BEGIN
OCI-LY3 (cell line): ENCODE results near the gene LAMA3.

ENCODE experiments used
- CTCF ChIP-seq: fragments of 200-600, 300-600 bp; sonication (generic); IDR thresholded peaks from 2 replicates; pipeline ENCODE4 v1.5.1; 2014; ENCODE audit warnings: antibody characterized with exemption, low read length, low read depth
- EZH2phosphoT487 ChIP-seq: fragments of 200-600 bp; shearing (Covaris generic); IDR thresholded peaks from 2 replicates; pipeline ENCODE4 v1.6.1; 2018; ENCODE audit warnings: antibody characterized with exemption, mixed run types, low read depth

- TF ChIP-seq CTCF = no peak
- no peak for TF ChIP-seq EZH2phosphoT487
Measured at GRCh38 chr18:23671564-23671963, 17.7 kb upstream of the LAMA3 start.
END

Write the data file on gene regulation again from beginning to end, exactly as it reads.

OCI-LY3 (cell line): ENCODE results near the gene LAMA3.

ENCODE experiments used
- CTCF ChIP-seq: fragments of 200-600, 300-600 bp; sonication (generic); IDR thresholded peaks from 2 replicates; pipeline ENCODE4 v1.5.1; 2014; ENCODE audit warnings: antibody characterized with exemption, low read length, low read depth
- EZH2phosphoT487 ChIP-seq: fragments of 200-600 bp; shearing (Covaris generic); IDR thresholded peaks from 2 replicates; pipeline ENCODE4 v1.6.1; 2018; ENCODE audit warnings: antibody characterized with exemption, mixed run types, low read depth

- TF ChIP-seq CTCF = no peak
- no peak for TF ChIP-seq EZH2phosphoT487
Measured at GRCh38 chr18:23671564-23671963, 17.7 kb upstream of the LAMA3 start.